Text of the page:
New research suggests that diminished pain perception may be a symptom of hypertension. Using mechanical, electrical and temperature stimulation, Christopher France, a psychologist at Ohio University in Athens, Greece, found that pain detection had, in fact, decreased in children of hypertensive parents. Although family history is used to predict the onset of high blood pressure, most children of hypertensive parents do not exhibit the condition. The association between hypertension and lowering of pain perception, a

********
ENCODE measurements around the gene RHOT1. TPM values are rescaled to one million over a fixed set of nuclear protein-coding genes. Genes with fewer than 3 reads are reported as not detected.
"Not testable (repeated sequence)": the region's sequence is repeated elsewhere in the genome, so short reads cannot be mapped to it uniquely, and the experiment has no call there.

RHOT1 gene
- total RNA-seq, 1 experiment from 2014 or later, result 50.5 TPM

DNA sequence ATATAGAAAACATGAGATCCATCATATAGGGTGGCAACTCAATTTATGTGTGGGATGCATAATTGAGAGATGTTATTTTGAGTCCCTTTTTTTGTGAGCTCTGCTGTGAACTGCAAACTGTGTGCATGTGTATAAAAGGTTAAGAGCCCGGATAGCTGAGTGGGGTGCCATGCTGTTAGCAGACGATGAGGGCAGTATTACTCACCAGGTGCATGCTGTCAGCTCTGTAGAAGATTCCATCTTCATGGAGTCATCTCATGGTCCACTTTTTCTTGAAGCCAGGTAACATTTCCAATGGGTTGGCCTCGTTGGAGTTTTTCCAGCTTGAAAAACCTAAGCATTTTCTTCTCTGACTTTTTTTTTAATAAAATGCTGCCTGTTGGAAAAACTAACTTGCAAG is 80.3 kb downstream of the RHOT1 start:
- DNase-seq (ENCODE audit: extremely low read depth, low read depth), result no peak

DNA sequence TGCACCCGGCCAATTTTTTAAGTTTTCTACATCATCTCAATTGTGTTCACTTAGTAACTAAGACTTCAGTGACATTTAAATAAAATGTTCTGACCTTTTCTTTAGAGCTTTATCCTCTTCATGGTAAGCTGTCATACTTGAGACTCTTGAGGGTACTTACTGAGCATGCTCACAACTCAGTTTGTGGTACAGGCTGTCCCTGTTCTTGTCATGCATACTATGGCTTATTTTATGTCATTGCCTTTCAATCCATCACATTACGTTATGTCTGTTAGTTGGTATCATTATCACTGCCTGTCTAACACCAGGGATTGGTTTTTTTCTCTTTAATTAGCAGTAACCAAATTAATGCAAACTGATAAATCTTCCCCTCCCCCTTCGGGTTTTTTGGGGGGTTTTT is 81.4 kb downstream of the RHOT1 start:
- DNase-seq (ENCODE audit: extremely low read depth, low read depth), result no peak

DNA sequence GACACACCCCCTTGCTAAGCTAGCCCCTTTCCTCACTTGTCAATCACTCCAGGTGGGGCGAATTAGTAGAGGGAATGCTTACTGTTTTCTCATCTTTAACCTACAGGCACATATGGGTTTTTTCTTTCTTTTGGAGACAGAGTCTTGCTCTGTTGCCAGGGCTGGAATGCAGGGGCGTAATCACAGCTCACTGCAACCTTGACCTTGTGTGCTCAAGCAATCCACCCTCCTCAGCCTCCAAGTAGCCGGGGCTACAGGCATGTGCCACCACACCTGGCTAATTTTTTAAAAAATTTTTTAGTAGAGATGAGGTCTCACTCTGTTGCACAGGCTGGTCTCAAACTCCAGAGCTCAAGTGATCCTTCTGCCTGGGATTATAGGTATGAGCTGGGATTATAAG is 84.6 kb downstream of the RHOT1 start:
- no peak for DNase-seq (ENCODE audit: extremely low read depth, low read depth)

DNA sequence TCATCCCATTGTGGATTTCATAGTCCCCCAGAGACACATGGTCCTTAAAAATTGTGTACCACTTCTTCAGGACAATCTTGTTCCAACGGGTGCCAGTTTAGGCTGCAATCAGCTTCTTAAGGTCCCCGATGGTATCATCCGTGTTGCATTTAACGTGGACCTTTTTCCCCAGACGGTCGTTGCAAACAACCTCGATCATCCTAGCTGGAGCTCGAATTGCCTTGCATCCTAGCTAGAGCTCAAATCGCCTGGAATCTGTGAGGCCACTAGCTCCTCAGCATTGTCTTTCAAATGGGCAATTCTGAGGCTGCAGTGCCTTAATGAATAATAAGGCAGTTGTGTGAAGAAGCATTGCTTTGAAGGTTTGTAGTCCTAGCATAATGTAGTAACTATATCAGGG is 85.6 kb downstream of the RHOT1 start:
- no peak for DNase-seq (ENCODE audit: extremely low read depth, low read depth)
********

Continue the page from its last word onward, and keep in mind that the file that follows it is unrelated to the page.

condition known as hypoalgesia, could well serve as a sign of potential hypertension and help prevent fatality, claims France (Psychophysiology, Vol 36, No 11).
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